Categories: Employment, Privacy, Regulatory

XG Sciences Announces New Battery Anode with Four Times the Capacity of Conventional Materials

Battery charge levelsLansing-based XG Sciences, Inc. has launched a new generation of anode materials for lithium-ion batteries with four times the capacity of conventional anodes. The new anode material is produced through proprietary manufacturing processes and uses XG’s xGnP® grapheme nanoplatelets to stabilize silicon particles in a nano-engineered composite structure. The material displays dramatically improved charge storage capacity with good cycle life and high efficiencies.

This is great news for applications like smartphones, tablet computers, and other products that use rechargeable lithium-ion batteries. XG is working with battery makers to translate this exciting new technology into batteries with longer run-time, faster charging capabilities, and smaller sizes.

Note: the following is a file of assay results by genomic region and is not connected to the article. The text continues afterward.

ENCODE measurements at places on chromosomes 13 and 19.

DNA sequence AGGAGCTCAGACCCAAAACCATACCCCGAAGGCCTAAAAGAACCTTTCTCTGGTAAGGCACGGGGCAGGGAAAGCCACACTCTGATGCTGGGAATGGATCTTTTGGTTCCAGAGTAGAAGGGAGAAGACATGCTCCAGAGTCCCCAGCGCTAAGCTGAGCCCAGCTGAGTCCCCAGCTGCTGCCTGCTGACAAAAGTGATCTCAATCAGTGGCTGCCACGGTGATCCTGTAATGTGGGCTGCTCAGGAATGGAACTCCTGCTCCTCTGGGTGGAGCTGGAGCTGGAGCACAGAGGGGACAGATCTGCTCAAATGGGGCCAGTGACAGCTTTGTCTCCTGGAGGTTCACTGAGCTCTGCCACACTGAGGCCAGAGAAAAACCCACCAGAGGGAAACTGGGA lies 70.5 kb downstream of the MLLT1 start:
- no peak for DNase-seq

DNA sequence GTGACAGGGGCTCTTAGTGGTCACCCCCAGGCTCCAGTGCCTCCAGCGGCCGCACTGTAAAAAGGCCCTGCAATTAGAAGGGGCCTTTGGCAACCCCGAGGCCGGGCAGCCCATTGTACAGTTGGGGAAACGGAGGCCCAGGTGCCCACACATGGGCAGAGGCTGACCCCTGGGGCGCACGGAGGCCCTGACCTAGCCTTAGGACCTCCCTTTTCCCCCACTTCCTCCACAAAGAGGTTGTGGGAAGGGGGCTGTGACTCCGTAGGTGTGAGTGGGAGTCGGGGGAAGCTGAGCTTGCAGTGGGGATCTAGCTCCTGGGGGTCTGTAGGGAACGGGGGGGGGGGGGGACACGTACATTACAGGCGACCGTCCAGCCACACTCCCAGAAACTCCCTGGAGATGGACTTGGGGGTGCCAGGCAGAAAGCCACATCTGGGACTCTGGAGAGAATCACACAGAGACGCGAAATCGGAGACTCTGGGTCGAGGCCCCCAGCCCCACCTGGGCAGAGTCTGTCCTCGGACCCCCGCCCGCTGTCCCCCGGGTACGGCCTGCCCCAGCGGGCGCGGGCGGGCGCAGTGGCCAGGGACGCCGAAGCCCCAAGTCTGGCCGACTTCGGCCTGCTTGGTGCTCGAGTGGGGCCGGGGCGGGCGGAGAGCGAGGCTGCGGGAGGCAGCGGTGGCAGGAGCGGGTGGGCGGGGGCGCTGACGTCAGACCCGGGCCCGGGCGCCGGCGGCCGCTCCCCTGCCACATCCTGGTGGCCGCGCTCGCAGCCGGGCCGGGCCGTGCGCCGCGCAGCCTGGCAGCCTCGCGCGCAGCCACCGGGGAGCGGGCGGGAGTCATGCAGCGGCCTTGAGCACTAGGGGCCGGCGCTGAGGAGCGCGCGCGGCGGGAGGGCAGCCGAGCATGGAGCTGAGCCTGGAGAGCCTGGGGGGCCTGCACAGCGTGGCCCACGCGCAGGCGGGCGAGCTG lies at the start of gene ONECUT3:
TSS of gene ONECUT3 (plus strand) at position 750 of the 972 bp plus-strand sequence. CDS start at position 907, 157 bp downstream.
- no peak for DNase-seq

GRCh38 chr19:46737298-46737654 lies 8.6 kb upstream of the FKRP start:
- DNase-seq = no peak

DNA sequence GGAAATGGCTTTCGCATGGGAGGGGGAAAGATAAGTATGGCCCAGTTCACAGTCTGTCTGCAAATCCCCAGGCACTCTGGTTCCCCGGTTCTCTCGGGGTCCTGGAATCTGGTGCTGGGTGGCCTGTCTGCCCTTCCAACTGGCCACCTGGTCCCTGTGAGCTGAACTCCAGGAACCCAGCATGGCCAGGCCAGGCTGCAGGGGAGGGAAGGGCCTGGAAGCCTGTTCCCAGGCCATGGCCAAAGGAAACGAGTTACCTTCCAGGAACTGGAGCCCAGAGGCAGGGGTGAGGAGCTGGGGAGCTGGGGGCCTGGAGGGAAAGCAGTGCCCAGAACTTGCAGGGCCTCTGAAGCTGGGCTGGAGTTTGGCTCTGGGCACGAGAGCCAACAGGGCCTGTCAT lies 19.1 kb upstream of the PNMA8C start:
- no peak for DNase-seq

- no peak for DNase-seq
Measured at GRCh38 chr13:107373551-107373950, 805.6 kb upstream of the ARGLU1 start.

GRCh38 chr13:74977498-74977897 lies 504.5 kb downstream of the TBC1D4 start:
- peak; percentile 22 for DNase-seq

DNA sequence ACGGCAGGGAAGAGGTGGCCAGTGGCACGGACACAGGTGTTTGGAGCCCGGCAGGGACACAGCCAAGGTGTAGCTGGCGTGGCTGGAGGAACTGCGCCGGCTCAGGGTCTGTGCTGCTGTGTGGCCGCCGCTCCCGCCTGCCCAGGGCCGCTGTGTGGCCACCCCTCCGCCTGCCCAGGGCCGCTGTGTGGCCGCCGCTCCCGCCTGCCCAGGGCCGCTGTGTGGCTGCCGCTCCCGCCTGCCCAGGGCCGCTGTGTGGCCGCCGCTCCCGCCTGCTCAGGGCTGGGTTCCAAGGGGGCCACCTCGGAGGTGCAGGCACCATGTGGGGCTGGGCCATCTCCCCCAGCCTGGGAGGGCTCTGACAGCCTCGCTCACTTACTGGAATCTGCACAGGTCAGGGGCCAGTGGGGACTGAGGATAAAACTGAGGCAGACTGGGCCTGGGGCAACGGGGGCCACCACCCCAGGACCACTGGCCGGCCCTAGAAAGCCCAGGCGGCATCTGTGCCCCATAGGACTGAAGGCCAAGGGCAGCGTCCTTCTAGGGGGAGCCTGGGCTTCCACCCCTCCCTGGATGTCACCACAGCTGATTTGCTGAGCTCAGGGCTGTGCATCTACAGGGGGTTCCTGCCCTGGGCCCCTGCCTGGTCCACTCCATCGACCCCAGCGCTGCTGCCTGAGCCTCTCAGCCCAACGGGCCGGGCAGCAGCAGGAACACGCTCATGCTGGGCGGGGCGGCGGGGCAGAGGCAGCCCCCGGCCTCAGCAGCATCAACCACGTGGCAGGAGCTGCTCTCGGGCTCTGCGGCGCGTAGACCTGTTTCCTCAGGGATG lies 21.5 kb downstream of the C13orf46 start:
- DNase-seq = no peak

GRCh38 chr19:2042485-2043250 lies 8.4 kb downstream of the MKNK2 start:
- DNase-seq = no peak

Click here for more information about this exciting development.

Categories: Intellectual Property, Trade Secrets

White House Decrees Free Access to Government Research

The White House has declared that the results of government funded research, with certain exceptions for classified data, will be available to the public for free within in a year. Such results include peer-reviewed publications and digital data. Read More ›

Categories: News & Events, Regulatory

Michigan’s New Law Protects Online Privacy

Social MediaMichigan’s new law, the Internet Privacy Protection Act (IPPA), protects employees, potential employees, students and applicants from giving employers and educators access to their personal social media accounts. Under the new law, accounts such as Gmail, Facebook, Twitter, Tumblr or Twitter are covered. Employers and school administrators can’t discharge, fail to hire or admit or otherwise penalize their current or potential employees or students for refusing their request. Read More ›

Categories: Employment, Privacy